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Tuesday, 8 January, 2002, 21:15 GMT
Porn watchdog chief stands down
Girls sitting by PC
The IWF helps protect children on the net
By BBC News Online's Jane Wakefield

The head of the UK's Internet Watch Foundation, David Kerr, is to stand down as chief executive after five years in the job.

The IWF is the UK's only internet pornography watchdog and has played an important role in many of the police investigations into online porn rings, including the recent Operation Landmark, the biggest online raid to date, which resulted in 130 arrests across the globe.

Kerr will leave in March in order to spend more time with his family.

"It is a pretty intensive job and I feel that five years is long enough," he explains.

'Shining example'

The IWF was set up by the Internet Service Providers' industry in 1996 in response to the growing problem of child pornography on the internet and has spawned many copycat organisations across the world.

It receives about 300 reports of illegal sites and newsgroups every week and all information is passed directly to the police.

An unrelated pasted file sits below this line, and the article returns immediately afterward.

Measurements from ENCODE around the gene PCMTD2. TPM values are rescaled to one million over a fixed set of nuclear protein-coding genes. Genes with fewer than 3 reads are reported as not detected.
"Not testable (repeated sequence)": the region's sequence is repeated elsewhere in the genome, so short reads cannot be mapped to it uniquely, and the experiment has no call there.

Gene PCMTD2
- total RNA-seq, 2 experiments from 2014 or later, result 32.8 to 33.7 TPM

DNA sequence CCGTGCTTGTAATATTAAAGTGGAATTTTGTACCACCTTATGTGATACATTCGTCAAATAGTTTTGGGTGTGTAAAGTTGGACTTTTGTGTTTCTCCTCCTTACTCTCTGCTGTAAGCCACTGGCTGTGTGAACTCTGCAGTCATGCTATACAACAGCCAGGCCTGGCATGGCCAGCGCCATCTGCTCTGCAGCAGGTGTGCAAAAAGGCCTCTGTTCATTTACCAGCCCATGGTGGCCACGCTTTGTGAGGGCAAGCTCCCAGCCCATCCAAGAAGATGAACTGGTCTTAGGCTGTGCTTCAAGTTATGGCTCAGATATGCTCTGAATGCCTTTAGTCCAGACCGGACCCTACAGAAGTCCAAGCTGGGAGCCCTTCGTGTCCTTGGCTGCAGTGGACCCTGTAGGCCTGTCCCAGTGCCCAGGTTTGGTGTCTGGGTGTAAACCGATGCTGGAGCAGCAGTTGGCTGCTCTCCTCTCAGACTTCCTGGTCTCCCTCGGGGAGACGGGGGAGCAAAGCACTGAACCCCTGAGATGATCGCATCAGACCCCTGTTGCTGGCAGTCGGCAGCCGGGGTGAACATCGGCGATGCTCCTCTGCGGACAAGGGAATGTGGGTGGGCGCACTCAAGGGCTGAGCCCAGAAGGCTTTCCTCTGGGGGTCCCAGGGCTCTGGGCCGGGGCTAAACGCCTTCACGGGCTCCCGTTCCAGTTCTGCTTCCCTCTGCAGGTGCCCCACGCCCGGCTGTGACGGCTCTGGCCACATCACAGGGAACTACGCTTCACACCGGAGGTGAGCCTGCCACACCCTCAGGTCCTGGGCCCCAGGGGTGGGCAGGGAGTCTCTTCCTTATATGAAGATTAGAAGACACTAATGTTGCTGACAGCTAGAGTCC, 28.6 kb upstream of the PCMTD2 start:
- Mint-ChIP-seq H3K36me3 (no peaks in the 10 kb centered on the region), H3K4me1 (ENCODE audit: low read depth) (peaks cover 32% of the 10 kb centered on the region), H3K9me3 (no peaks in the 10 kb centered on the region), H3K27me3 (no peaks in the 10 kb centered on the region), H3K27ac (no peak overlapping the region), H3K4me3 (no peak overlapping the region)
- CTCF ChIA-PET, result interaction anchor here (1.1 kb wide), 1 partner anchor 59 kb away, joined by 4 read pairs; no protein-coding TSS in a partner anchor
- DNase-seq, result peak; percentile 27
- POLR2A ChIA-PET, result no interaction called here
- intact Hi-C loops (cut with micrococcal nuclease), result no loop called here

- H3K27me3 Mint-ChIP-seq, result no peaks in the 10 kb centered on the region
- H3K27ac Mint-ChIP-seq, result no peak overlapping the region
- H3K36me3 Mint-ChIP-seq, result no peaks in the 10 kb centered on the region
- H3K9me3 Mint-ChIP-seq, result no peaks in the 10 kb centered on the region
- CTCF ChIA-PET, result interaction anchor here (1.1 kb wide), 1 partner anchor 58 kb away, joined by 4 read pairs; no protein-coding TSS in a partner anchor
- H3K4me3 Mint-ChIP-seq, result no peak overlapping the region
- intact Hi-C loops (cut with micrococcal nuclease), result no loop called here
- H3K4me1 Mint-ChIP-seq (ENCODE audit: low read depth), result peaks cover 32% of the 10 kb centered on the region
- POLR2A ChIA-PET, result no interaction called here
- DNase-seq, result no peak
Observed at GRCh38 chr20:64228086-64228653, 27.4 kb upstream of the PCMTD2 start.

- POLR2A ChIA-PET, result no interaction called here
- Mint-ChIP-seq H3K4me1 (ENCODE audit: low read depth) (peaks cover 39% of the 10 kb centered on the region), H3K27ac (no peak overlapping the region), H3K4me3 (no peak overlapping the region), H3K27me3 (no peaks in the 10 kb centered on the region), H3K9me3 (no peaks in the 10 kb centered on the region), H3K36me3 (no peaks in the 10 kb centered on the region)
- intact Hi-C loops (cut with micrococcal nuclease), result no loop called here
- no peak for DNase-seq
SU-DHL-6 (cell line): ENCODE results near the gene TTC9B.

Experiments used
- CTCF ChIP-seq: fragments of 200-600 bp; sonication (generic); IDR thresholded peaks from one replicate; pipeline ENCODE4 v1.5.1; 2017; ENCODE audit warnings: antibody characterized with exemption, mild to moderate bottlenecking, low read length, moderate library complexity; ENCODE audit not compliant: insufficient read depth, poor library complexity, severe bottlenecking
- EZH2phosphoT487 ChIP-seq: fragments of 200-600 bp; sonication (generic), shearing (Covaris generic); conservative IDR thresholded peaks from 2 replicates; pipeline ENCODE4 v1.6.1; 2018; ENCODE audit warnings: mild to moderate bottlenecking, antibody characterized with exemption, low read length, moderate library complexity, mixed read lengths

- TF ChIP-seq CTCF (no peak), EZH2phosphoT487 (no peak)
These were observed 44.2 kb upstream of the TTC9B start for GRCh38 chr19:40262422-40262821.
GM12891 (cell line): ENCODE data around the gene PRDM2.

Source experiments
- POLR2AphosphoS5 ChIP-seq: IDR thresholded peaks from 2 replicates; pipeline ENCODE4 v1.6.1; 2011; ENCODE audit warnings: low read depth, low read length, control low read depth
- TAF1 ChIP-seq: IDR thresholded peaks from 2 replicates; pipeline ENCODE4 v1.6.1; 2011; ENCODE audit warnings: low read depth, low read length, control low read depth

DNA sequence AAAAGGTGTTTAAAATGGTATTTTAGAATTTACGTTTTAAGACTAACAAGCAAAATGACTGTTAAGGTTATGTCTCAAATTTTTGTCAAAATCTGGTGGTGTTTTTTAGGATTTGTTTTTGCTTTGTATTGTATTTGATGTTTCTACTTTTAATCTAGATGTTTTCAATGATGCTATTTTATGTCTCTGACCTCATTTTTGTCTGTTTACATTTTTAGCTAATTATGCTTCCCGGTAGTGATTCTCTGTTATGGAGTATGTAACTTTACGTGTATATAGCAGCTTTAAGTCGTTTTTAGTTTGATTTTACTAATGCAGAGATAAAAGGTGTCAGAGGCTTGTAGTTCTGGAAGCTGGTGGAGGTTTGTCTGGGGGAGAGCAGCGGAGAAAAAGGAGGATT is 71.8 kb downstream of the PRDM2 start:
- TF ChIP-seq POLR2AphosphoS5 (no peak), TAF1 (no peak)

David Kerr
David Kerr is proud of his achievements
Kerr is proud of the job he has done and thinks the IWF has been a shining example of how the internet industry can regulate itself with limited government intervention.

"The work we started has fed into government thinking and culminated in the Home Office taskforce and the Wise Up To The Net campaign.

"It has also led to recognition in government of the need for specialist police resources for the net and illustrated the value worldwide of self-regulation bodies," he says.

In a word of advice to his successor, Kerr claims it is time the organisation moves on. "For the next phase, the shift needs to be taken away from simply removing illegal content to a wider involvement in child safety on the net."

See also:

03 Dec 01 | England
Net paedophile threat highlighted
15 Jun 01 | Sci/Tech
Internet pioneer honoured
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